to remain on tne Clarion. Later they were
picked up by the steamer Hanna and
Tbe Clarion Is a 1.700-ton steel boat. It
was bound from Detroit to Erie, Pa., to
lay up. when fire broke out. During the
night a burning ship was reported by wire
less by the steamer E.P. Bope, but no
definite Information could be obtained until
the survivors reached here. The cause of
the fire la not known.
DETROIT. Mich.. Dec . The tug Pack
ett left Amherstberg last night to go to
the relief of he steamer reported afire on
Lake Erie, but returned thla morning, the
storm having prevented It from making
progress beyond Colchester.
Freighter Stake, Ktve D reward.
BUFFALO. N. Y Dec .-The W. C.
Richardson, a big steel freighter, sank
early today at a point five miles up the
lake from Buffalo harbor and five mem
bers of the crew were drowned.
Captain Griesser and the life-saving crew
went to the rescue and saved tb other
members of ths crew.
visitors will find
The Bee advertis
ing pages a handy
guide for their shop
ping while in the
Do not overlook the adver
tisements on tbe want ad
pages nnder the classifieation
of "Christmas Hints". Our
Omaha merchants are offer
ing many suggestions to help
you with the problem of what
to buy. You will always find
something worth while if you
read the want ad pages of The
Have yoa read ths wait ads, yet,
On the Anxious Seat,
to Enter Chicago
Woods of Lincoln and Day of Council
Bluffs Directors of Telephone
CHICAGO, 111.. Dec. ..(Special Tele
gram.) With the closing last night of the
convention here of the International In
dependent Telephone association, ar.ucuoc
ment was made that arrangements had
been completed for securing entrance Into
Chicago for an Independent corapafcy, so
ibey can compete for Chicago business.
An Independent company with 'tlO.eoo.WW
capital la to be organised. The capital haa
already been subscribed and the Illinois
runnel company's underground system will
ae ured for. carrying It wires. F. H.
Voods, Lincoln, Neb., and E. F. Day,
Council Bluff, were elected directors of
3A6E BECOMES BROTHER
OF HIS OWN FATHER
; Lesral Adoptloa hy Craadparrats Pats
CHICAGO. Dec. . Joseph Waldo Dux
Jr., 7 months old. legally became the
brother of bis father here today, when
Judge Petit In the circuit court signed -
decree of adoption, giving the child to it
grund parents, Joseph Dux and his wife.
The child's mother is dead and his father
lives with the older Dux, who Is now the
legal father of his son's son.
GENERAL CONDITIONS IN OHIO
This Is What Charles P. Taft la
DIwbhIbc la W.h
taaTtoa. WASHINGTON. Dec. . Charle P. Taft.
who la here as a guest of the president,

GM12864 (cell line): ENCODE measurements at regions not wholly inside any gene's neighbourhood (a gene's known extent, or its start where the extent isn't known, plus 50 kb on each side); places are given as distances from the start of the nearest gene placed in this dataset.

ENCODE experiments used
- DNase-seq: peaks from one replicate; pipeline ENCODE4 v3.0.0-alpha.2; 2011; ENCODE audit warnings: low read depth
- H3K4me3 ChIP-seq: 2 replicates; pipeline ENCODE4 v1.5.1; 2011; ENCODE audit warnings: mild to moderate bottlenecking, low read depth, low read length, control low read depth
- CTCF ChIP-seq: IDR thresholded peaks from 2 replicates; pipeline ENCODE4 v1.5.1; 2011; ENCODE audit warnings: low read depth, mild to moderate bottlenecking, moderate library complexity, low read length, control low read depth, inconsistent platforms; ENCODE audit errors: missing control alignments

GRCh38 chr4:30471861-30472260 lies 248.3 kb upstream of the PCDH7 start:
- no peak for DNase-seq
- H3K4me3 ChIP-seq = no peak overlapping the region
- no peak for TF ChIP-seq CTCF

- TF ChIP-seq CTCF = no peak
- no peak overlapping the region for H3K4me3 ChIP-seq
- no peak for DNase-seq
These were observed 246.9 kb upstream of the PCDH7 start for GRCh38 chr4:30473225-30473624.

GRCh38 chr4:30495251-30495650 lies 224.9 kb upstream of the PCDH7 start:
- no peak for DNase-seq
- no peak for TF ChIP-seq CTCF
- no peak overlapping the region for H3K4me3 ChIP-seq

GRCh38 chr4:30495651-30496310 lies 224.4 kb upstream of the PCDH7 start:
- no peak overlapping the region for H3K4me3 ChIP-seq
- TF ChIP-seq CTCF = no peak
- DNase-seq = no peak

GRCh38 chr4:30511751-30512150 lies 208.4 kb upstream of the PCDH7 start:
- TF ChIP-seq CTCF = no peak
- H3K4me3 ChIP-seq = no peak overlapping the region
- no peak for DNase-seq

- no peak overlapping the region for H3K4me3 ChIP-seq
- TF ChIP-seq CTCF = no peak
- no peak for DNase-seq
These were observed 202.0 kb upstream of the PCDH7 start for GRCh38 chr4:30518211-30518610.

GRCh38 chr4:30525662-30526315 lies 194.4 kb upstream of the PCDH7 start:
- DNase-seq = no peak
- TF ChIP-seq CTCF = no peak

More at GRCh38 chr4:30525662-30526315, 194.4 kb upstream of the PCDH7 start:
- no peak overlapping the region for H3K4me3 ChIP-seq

1 have been exceedingly buy smce
coming bere. but the question of the
atnatorshlp from Ohio has not been
tcuched upon In any ay. ' I am just letting
tlat drift. We have discussed generally
the political situation in Ohio, but that la
FORTY-FCUR MILES IN BIPLANE
Maartre Farm a a Makes Record Cross.
Coaatry Fllaht la Qalrk.
j'Arcis, uet Maurice Hrmn, a
brother of Henry Farman, the aviator,
made hat is claimed to be a cross-coun
try flight in a straight line of record
length today. Ascending at a suburb of
Versailles in a bi-plane of his own con
struction, Farman flew to Chartres a dis
J distance of forty-four mllea. In IX minute.
He maintained a height averaging feet.
Eighteen Below at Norfolk,
River Frozen Over at Ponca
While the temperature in Omaha ha
descended to S degrees be'.ow a?ro reach
ing that point this morning at 7 o'clock
that registration has been beaten In other
point In Nebraska.
Lincoln bas bad it 12 below and Nor
Weathet Forecaster Welsh gives that
same sweet consolation that "it will begin
to moderate tomorrow." The absence of
wind durng this cold spU has been a re
deeming element and has taken the keenest
rdx off the cold.
LINCOLN, Neb., Dec. . Twelve degrees
below aero wa the temperature recorded
at th weather bureau at t a. m. todav.
At T e'elork tht mercury stood at U de
Hay cannot be purchased at any price,
and the roads are so bad that none can
ba delivered.- Coal dealers and merchants
find It almost Impossible to make de
-NORFOLK. Neb, Doc S Th g overs -
DUR4XD MEETS CENSUS MEN
Director Plans to Give Personal
Instructions to Supervisors.
ONE MEETING HELD Iff OMAHA
Party of Thirty Sadisms Act aa Hosts
for ladlaa ComnaieetoBer Val
entine aad Aoslstaat
- - Abbott. ' ' ..-.
fFmm a Staff Correspondent.)
WASHINGTON. D. C. Dec -(Speelal